Doug Barrett

StudioEngaged Design

Written by Brett Levine

Photo by Jerry Siegel

For Doug Barrett, the dot com bubble may have burst, but it didn’t necessarily put a pin in his opportunities. Instead, it created new ones. “I was 42 years old, and I had worked in advertising for 20 years,” Barrett says, “when the idea of going to graduate school actually seemed a possibility.” For someone whose agency’s clients had included major corporate credit providers, the thought of immersing himself in theory as much as practice was a little daunting. “The faculty warned me,” he says with a laugh. “Well, warned isn’t really the right word—they told me that being in a master’s program would mean that my work would be critiqued as much on its theoretical or conceptual content as it was on its ability to meet a client’s brief.”

Barrett actually found the prospect exciting. “I saw it as an opportunity to reconsider what I thought I could do,” he explains. “In essence, it was a place where I could explore how I saw the line between what people consider the differences between fine art and graphic design.” He immersed himself in what seemed like the simple idea of the visual culture that surrounded him every day. “I passed through the town of Fort White, Florida, every day on my way to school. So I started to think about ideas surrounding how we visualize or represent the ideas of commuting, of walking, of documenting movement through the city. I was reading John Stilgoe’s Outside Lies Magic and Michel de Certeau’s The Practice of Everyday Life and really trying to understand how something as universal as graphic design really was applied to how we lived day to day.”

This led him to make the decision to travel to Japan for two weeks, where he immersed himself in visual culture. The experience would have a lasting impact after he began his university teaching career. “For three years I took students to Japan for six weeks at a time. It really created an opportunity for them to refresh their perspective on art and design.” Now, as a full-time faculty member in graphic design at the University of Alabama at Birmingham, Barrett also directs an unusual project geared toward providing students with opportunities for real-world experience. “We have a class—it just became formalized this year—that is called Bloom Studio. Bloom Studio is a professionally-structured framework through which students work with local nonprofits to provide graphic design services they might not otherwise be able to access,” he shares. The idea stemmed from Barrett’s belief that design could facilitate change, a belief developed after two consecutive years of taking students to work with Mayan villagers as part of a project through the University of Florida. “I had a colleague/mentor who had received a Fulbright to work in Mexico, so I would take students to work short-term on developing solutions to assist them in leveraging the products they were already producing into goods more marketable in the nearby tourist markets,” he explains.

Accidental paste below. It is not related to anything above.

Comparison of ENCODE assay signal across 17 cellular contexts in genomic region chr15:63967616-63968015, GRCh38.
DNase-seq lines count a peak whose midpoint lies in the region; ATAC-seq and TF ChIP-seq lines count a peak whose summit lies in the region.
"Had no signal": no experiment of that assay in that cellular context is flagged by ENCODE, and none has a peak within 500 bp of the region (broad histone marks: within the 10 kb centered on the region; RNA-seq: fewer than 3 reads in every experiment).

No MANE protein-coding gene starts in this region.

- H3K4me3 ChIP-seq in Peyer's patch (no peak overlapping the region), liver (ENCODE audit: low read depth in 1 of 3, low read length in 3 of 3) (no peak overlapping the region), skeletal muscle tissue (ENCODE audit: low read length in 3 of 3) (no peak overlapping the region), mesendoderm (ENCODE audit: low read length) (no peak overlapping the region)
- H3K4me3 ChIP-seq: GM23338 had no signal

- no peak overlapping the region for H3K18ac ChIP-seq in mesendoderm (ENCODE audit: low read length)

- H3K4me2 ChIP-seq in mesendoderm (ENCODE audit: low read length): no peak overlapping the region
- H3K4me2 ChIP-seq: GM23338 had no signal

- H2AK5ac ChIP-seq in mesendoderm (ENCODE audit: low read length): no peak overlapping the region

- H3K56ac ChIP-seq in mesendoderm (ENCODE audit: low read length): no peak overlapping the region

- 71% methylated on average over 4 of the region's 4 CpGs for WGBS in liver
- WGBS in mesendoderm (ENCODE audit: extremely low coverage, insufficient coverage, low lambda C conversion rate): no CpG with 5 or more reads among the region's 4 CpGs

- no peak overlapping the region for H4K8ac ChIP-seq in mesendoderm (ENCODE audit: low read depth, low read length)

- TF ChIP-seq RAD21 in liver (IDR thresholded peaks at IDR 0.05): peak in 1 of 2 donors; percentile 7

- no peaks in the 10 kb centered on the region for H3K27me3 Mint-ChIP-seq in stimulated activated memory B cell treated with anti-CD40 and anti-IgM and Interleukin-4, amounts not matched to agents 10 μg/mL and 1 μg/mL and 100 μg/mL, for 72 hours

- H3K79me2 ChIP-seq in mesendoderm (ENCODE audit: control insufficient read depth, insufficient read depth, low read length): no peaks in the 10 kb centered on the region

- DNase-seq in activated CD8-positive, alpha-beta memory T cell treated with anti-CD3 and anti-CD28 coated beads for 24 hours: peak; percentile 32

This led to a perception that well-researched, thoughtful, and engaged design had the capacity to make a difference. “I see Bloom Studio as a way we can facilitate a student’s experience at UAB into allowing them to have a seat at the big table, if you understand what I mean,” he says. “Through presenting teams of students as engaged professionals, they have the opportunity to work with interested clients in developing solutions to real-world problems. Fundamentally, that should be the goal of graphic design.”

More personally, Barrett creates work that he describes as straddling the divide between design and art. “I am interested in typography as art, but as much for the form of a line as for the content it conveys,” he says. “These ideas carry over into the way I teach. I always expect my students to have concepts, content, and current design practices in everything they do. Making good design formally is not enough.”

His interests in mapping, moving, and commuting remain. “I plan to do more work exploring the ideas of transportation as communication,” he says. “I love the idea of visualizing how objects relate to people, places, and ideas.”

Leave a Reply